5 ways your donations are helping Rohingya refugees


Here are some of the ways the £30 million raised by the DEC's appeal is helping Rohingya families who lost everything fleeing Myanmar.

Sokina and her daughter sit in the doorway to their shelter in Moinerghona camp, Bangladesh. Paddy Dowling/DEC.

Since August 2017, more than 700,000 people, mostly Rohingya women and children, have fled violence in Rakhine state, Myanmar, across the border to Bangladesh. They mostly live in what is now the world’s largest refugee camp, home to more than a million people in total. The DEC raised £20 million, including £5 million in Aid Match from the UK Government, and DEC members raised £10 million directly, taking the appeal total to £30 million. Here are some of the ways the money raised by the DEC is helping families who lost everything.

1. By providing food

Sayed and his daughter collect fresh food from a DEC-funded voucher scheme, Moinerghona camp, Bangladesh. Paddy Dowling/DEC.

Mostly unable to work and living in cramped conditions, the refugees are currently almost entirely reliant on international aid for basic food items. DEC funds have provided more than 350,000 people - more than the population of Cardiff - with food assistance. This includes a scheme where 10,000 people were given vouchers to buy fresh food from local vendors because dry food rations were not providing them with all the nutrition they needed, and the provision of fortified cereal to all children between six months and five years to combat malnutrition.

2. By providing clean drinking water

Children collect drinking water at a pump in the camps for people who have fled Myanmar. Josh Estey/CARE.

With so many people arriving into a relatively small area with no infrastructure, access to clean water has been a huge issue. Drinking contaminated water can spread disease, particularly amongst small children. DEC funds have provided 120,000 people with clean drinking water and sanitation services. This includes the construction of 90 deep tube wells which provide safe drinking water over a long period of time. Another 55 deep tube wells are planned in the next phase of DEC-funded work. The DEC has also supported important but unglamorous work to desludge latrines safely so that they don’t overflow during the monsoon season and contaminate water supplies.

3. By providing shelter and household items

A shelter kit distribution point in the camps for people who have fled Myanmar. Paddy Dowling/DEC.

Many of the families arriving from Myanmar came with absolutely nothing and had nowhere to sleep. Imagine how you would cope without basic items such as containers for water, or cooking utensils. The DEC provided almost 20,000 families with materials to build a shelter, and 34,000 families with basic household items such as blankets and pots and pans to enable them to cook for themselves. The DEC has also helped families strengthen their shelters in preparation for the monsoon season, and strengthened some areas of the camp where there was a risk of landslides.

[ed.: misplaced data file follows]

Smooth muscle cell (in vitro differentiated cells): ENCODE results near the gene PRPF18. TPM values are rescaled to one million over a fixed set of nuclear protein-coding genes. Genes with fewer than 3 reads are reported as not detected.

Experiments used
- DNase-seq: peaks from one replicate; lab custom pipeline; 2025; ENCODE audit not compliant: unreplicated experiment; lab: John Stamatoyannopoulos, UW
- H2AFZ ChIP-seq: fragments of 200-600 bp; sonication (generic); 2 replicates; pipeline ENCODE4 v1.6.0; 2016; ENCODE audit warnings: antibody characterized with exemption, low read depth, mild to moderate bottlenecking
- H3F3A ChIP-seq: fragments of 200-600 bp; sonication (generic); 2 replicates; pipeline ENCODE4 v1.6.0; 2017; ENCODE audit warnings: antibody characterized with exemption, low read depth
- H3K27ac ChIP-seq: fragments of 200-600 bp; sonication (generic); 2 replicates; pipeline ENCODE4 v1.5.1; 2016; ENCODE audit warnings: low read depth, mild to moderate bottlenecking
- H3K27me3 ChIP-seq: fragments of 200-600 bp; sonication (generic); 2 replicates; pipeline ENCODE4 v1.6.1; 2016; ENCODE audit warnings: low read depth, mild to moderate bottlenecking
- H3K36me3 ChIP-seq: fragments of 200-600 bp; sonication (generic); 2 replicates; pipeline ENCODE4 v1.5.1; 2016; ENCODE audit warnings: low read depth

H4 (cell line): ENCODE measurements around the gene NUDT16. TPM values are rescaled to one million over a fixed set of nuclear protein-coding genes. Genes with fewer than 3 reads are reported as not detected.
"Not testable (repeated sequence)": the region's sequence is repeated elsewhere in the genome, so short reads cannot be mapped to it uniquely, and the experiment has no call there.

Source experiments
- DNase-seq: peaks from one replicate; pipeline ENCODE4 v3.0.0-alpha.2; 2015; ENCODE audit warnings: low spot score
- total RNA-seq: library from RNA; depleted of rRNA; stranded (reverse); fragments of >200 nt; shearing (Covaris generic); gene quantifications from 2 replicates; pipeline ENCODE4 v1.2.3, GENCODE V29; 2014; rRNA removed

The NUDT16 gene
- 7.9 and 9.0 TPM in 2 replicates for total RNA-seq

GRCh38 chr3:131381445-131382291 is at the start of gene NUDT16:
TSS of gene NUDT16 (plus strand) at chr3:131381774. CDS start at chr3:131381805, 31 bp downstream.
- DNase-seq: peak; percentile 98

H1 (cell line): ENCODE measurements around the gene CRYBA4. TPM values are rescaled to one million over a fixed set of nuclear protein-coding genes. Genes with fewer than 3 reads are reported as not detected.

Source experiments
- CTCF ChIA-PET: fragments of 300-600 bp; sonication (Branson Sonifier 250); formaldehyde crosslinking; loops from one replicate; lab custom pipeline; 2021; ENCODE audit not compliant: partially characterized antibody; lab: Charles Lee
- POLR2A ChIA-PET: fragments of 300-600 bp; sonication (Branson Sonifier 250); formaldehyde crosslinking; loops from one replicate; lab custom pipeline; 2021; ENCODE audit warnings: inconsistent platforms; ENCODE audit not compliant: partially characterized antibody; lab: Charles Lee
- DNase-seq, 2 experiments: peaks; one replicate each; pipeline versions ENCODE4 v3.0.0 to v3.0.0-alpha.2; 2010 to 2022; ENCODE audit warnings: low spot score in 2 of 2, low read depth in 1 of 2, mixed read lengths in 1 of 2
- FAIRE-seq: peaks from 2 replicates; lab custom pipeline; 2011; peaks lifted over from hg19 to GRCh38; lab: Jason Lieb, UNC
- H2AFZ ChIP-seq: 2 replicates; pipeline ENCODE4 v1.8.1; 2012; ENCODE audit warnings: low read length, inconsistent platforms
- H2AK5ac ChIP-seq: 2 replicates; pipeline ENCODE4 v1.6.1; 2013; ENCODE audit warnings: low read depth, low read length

4. By providing healthcare

Mohammed, aged eight months, recovers in a Red Cross field hospital after suffering a broken leg when his sister fell and dropped him. Paddy Dowling/DEC.

So many people arriving so quickly, many of them sick or even wounded, completely overwhelmed local hospitals which were too far for most refugees to reach. The DEC has provided more than 42,000 people with medical care and health support. This includes supporting a large field hospital where operations can be carried out. Further health activities are planned to reach 200,000 people until September 2019.

5. By protecting vulnerable people

Girls play in a girl-friendly space in the camps for people who have fled Myanmar. Aungmakhai Chak/DEC.

The refugees' flight from Myanmar was chaotic and often traumatic. Families were separated, and many women and girls reported being raped. DEC charities identified and helped more than 28,000 vulnerable people with some form of protection in the first six months of the response, including by setting up 43 safe spaces for women, children and older people. Many of these spaces offer counselling and can refer users to other services if needed. In the next phase of projects, DEC funds are planned to provide 11,000 people with solar lighting to help them feel safer at night.


You can read the DEC’s full Emergency Appeal for People Fleeing Myanmar Six-Month Report here.

The DEC’s Emergency Appeal for People Fleeing Myanmar is now closed, but funds will continue to be spent up until September 2019. If you would like to help, you can find a list of our member charities with open appeals here.

This article was updated to reflect the new appeal total of £30 million on 12/09/2018.